Cannibal Star Gobbles Up Companion and Starts Acting Younger

Data from NASA's Chandra X-ray Observatory show new evidence of a "cannibal" star that recently devoured its companion star or planet, possibly also spawning a second generation of exoplanets in the process. The composite image on the left shows X-ray and optical data for BP Piscium (BP Psc), a more evolved version of our sun, located about 1,000 light-years from Earth.

This story was updated at 2:37 p.m. EDT.

Space can be a pretty rough place, and it just got rougher. A study has found evidence of a "cannibal star" that recently devoured a companion star or planet, possibly spawning a second generation of exoplanets in the process.

Data from NASA's Chandra X-ray Observatory showed that the star, called BP Piscium (BP Psc), is a more-evolved version of our sun, but with a surrounding disk of dust and gas usually associated with young stars.

Such disks are thought to give rise to planets. Because BP Psc is relatively aged, the disk is somewhat of a mystery. [Image of the cannibal star]

Optical data also revealed a pair of jets, several light-years long, extending from the poles of the star and shooting material at high velocities out of the system in opposite directions. These jets, too, are typical of a very young star.

Normally, a young star grows bigger as debris from the surrounding disk falls onto it. The star incorporates about 90 percent of the dusty, gaseous material and recycles the remainder through its jets.

Not what it seems

To explain the presence of young-star features on the elderly star, scientists suggested that BP Psc appropriated the disk and jets from a younger neighbor that it gobbled up.

"It appears that BP Psc represents a star-eat-star universe, or maybe a star-eat-planet one," said the study's leader, Joel Kastner, a professor at the Rochester Institute of Technology. "Either way, it just shows it's not always friendly out there."

BP Psc is located about 1,000 light-years from Earth, in the constellation Pisces. The star, including its disk and jets, is about two light-years wide.

Piecing it all together

The disk and jets may disguise BP Psc's true age, but other characteristics of the star are giveaways. Most young stars form in clusters. BP Psc, by contrast, is isolated and not located near any star-forming cloud. Furthermore, its surface gravity appears to be weaker than would be expected for a young star. And its atmosphere contains only a small amount of lithium, as do the atmospheres of most elderly stars.

Chandra's X-ray eyes provided additional evidence. Young, low-mass stars are brighter than most other stars in the X-ray spectrum, and Chandra's examination of BP Psc revealed that its X-rays are too low to be from a young star. The detected X-ray emission rate is more consistent with those of rapidly rotating giant stars. 

"It seems that BP Psc has been energized by its meal," said study co-author Rodolfo Montez Jr., also from the Rochester Institute of Technology.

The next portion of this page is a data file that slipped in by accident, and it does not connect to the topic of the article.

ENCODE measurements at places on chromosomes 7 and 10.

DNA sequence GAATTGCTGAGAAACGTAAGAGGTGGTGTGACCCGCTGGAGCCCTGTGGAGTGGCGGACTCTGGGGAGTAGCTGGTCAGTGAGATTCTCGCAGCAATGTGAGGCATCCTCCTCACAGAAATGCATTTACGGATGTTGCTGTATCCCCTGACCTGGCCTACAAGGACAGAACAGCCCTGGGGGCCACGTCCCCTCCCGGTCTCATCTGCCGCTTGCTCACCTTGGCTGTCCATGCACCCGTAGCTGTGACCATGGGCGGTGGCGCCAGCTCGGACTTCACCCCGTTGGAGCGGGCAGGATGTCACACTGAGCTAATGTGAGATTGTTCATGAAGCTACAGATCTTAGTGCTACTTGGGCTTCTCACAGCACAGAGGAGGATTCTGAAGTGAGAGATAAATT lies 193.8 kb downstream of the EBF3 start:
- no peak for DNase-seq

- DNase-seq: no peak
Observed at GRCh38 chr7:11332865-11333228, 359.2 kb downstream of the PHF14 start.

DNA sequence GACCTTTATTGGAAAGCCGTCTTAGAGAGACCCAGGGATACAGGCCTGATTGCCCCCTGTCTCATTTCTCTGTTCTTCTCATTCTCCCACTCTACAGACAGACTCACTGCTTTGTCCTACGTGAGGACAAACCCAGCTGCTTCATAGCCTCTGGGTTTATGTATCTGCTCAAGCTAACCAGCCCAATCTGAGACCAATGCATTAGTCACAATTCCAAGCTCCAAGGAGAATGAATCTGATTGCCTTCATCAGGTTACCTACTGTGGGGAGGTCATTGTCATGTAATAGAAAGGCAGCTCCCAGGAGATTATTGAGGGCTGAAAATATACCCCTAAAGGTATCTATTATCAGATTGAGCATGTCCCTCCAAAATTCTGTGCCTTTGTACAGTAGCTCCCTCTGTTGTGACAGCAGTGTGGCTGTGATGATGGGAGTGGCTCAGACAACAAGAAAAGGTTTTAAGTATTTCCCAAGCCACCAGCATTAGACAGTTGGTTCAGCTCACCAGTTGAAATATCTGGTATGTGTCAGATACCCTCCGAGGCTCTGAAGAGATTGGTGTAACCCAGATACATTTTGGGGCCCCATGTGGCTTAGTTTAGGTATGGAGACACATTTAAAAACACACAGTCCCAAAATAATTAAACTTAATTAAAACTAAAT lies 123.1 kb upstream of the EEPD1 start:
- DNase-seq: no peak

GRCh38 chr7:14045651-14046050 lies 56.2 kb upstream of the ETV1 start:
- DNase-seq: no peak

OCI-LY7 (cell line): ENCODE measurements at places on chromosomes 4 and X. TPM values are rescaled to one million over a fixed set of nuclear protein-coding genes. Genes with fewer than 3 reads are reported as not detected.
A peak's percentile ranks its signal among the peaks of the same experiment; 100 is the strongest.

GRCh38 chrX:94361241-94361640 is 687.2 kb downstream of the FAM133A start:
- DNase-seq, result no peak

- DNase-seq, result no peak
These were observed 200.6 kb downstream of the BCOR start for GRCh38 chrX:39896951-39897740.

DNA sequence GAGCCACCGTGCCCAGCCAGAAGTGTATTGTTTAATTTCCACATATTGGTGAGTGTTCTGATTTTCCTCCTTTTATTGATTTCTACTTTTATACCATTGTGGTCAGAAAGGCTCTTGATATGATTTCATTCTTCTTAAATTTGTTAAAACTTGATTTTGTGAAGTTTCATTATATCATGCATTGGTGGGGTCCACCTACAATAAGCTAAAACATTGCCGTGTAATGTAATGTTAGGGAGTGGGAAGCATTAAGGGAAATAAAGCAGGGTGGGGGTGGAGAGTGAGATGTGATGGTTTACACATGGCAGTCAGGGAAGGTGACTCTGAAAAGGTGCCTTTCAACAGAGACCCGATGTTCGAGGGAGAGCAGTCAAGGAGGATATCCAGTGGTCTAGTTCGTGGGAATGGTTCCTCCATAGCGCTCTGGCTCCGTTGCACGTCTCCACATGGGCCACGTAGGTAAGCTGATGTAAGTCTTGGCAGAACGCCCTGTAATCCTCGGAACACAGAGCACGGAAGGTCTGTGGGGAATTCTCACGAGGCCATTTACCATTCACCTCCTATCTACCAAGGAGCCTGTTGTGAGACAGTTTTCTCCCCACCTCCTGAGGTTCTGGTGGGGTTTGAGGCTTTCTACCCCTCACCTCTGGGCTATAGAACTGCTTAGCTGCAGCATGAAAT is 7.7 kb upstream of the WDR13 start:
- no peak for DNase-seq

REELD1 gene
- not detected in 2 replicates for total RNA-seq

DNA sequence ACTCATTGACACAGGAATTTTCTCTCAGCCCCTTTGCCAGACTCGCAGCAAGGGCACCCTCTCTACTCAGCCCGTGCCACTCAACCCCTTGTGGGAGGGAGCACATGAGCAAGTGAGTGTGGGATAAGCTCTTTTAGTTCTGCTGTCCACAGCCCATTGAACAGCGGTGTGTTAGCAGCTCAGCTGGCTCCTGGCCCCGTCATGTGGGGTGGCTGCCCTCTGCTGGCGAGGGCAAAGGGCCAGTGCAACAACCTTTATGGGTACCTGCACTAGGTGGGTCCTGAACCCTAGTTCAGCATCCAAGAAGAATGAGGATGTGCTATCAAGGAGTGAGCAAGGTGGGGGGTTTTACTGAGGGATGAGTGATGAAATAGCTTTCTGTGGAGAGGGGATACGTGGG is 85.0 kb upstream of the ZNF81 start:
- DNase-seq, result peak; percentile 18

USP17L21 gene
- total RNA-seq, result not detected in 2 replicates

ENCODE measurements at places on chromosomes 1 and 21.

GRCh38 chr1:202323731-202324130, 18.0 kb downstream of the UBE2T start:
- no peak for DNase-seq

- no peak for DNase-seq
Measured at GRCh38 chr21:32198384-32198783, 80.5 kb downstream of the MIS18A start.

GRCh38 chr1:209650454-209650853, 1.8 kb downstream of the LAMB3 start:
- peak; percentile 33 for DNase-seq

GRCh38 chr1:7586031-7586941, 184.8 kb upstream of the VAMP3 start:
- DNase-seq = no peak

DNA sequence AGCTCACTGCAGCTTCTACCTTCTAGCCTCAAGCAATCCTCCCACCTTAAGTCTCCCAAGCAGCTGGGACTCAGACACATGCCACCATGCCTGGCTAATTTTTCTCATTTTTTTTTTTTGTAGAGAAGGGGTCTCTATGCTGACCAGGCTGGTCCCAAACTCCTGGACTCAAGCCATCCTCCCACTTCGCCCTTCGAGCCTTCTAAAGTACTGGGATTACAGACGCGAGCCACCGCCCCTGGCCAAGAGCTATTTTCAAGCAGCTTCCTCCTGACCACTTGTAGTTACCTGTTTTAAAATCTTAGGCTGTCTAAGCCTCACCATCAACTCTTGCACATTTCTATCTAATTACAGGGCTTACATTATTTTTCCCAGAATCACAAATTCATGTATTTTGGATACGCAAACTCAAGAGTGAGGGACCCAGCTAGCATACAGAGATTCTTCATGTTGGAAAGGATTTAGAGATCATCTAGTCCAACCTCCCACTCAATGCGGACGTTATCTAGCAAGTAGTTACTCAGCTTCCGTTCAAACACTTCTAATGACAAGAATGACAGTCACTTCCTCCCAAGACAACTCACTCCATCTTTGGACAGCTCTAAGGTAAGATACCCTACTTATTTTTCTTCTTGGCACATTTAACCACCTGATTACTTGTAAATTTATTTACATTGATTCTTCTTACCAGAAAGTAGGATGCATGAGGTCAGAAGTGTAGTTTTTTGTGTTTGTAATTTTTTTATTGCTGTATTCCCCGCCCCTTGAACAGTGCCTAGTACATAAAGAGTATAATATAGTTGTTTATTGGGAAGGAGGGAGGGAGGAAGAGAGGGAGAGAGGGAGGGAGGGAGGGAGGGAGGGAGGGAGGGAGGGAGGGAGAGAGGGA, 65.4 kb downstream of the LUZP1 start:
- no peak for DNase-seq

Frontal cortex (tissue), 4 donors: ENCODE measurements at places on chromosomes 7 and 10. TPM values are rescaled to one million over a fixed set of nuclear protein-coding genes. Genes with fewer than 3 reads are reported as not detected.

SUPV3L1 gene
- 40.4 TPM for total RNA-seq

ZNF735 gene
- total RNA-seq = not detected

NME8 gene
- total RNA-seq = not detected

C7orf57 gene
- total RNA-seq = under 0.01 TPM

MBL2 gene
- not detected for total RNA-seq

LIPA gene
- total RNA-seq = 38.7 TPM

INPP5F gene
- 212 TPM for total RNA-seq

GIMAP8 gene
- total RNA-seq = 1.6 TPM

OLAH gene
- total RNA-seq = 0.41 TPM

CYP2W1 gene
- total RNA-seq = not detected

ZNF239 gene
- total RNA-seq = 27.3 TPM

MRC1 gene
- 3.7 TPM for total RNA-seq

Unmasking BP Psc

BP Psc is not too different from what scientists expect of our sun toward the end of its life.  When the sun becomes a red giant star like BP Psc, it will swell so much that it may even consume Earth.

"BP Psc shows us that stars like our sun may live quietly for billions of years, but when they go, they just might take a star or planet or two with them," said study co-author David Rodriguez, from UCLA.

At the moment, the researchers are unsure whether it was a companion star or a planet that BP Psc gobbled.

"It could be a small star or a large planet," Kastner said. "We don’t know which it could be, but we’re very interested in finding out."

Not all is lost

Even if BP Psc is killing off some of its planets, it also could be spawning replacements, evidence suggests.

 A second round of exoplanets may be growing from the star's disk, hundreds of millions of years after the first round of planetary formation, scientists say.

A separate study that used observations from NASA's Spitzer Space Telescope reports possible evidence of a giant planet in BP Psc's orbiting disk. This could be either a newly formed planet or one that was part of the star's original planetary system.

"Exactly how stars might engulf other stars or planets is a hot topic in astrophysics today," Kastner said. "We have many important details that we still need to work out, so objects like BP Psc are really exciting to find."

Studying these so-called cannibal stars could also aid the search for new planets beyond the ones in our own solar system.

"In order to understand the extrasolar planets that are now being discovered by the dozen, we need to figure out how planets might be forming, and therefore where we should go look for them," Kastner Staff Writer. "I think this object is especially interesting because it gives us a good shot at finding young planets around an old star."

The results of the study are detailed in a recent issue of The Astrophysical Journal Letters.

Denise Chow
Live Science Contributor

Denise Chow was the assistant managing editor at Live Science before moving to NBC News as a science reporter, where she focuses on general science and climate change. Before joining the Live Science team in 2013, she spent two years as a staff writer for, writing about rocket launches and covering NASA's final three space shuttle missions. A Canadian transplant, Denise has a bachelor's degree from the University of Toronto, and a master's degree in journalism from New York University.